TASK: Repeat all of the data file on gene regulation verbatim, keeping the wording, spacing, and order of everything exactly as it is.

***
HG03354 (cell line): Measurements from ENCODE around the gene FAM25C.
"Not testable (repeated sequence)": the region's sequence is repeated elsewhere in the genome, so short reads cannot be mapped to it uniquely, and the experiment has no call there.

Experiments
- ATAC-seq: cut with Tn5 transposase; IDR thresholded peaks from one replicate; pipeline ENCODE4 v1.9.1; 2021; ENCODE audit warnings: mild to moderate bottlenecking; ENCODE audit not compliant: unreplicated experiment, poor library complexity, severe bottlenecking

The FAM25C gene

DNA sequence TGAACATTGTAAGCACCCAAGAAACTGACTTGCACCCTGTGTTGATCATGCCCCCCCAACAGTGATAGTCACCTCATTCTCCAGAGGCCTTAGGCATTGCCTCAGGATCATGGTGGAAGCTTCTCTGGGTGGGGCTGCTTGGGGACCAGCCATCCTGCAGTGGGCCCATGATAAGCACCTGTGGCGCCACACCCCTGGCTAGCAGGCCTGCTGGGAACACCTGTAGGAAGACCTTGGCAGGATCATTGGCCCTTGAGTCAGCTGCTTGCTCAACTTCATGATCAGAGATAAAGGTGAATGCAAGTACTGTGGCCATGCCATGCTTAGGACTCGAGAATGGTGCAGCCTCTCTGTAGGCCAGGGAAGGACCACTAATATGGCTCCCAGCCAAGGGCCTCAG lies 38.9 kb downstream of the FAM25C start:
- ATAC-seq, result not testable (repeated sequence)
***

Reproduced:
HG03354 (cell line): Measurements from ENCODE around the gene FAM25C.
"Not testable (repeated sequence)": the region's sequence is repeated elsewhere in the genome, so short reads cannot be mapped to it uniquely, and the experiment has no call there.

Experiments
- ATAC-seq: cut with Tn5 transposase; IDR thresholded peaks from one replicate; pipeline ENCODE4 v1.9.1; 2021; ENCODE audit warnings: mild to moderate bottlenecking; ENCODE audit not compliant: unreplicated experiment, poor library complexity, severe bottlenecking

The FAM25C gene

DNA sequence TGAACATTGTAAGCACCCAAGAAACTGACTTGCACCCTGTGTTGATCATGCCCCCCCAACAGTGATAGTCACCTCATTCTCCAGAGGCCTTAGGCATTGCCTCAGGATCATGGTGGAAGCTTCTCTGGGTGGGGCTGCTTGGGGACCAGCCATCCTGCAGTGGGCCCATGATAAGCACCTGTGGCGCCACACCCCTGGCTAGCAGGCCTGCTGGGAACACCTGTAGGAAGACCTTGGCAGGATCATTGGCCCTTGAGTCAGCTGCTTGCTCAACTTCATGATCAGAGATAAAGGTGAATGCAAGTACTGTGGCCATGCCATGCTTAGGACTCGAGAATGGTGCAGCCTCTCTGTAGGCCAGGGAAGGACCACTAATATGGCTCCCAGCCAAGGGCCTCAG lies 38.9 kb downstream of the FAM25C start:
- ATAC-seq, result not testable (repeated sequence)